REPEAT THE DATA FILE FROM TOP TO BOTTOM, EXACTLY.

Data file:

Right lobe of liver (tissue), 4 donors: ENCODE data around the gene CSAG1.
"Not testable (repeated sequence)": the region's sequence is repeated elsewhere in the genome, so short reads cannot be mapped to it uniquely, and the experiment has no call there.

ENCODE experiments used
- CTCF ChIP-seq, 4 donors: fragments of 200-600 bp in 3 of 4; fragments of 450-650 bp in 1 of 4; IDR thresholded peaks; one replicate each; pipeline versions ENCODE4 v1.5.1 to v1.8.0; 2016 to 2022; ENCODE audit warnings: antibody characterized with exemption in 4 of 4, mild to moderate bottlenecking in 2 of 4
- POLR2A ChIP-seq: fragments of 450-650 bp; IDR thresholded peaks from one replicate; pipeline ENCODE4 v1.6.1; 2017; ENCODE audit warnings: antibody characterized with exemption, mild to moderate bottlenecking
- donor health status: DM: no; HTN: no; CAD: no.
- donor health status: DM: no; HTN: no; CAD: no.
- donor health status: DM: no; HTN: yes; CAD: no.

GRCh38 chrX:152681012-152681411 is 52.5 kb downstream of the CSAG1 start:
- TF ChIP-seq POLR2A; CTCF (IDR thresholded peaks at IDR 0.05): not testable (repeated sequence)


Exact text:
Right lobe of liver (tissue), 4 donors: ENCODE data around the gene CSAG1.
"Not testable (repeated sequence)": the region's sequence is repeated elsewhere in the genome, so short reads cannot be mapped to it uniquely, and the experiment has no call there.

ENCODE experiments used
- CTCF ChIP-seq, 4 donors: fragments of 200-600 bp in 3 of 4; fragments of 450-650 bp in 1 of 4; IDR thresholded peaks; one replicate each; pipeline versions ENCODE4 v1.5.1 to v1.8.0; 2016 to 2022; ENCODE audit warnings: antibody characterized with exemption in 4 of 4, mild to moderate bottlenecking in 2 of 4
- POLR2A ChIP-seq: fragments of 450-650 bp; IDR thresholded peaks from one replicate; pipeline ENCODE4 v1.6.1; 2017; ENCODE audit warnings: antibody characterized with exemption, mild to moderate bottlenecking
- donor health status: DM: no; HTN: no; CAD: no.
- donor health status: DM: no; HTN: no; CAD: no.
- donor health status: DM: no; HTN: yes; CAD: no.

GRCh38 chrX:152681012-152681411 is 52.5 kb downstream of the CSAG1 start:
- TF ChIP-seq POLR2A; CTCF (IDR thresholded peaks at IDR 0.05): not testable (repeated sequence)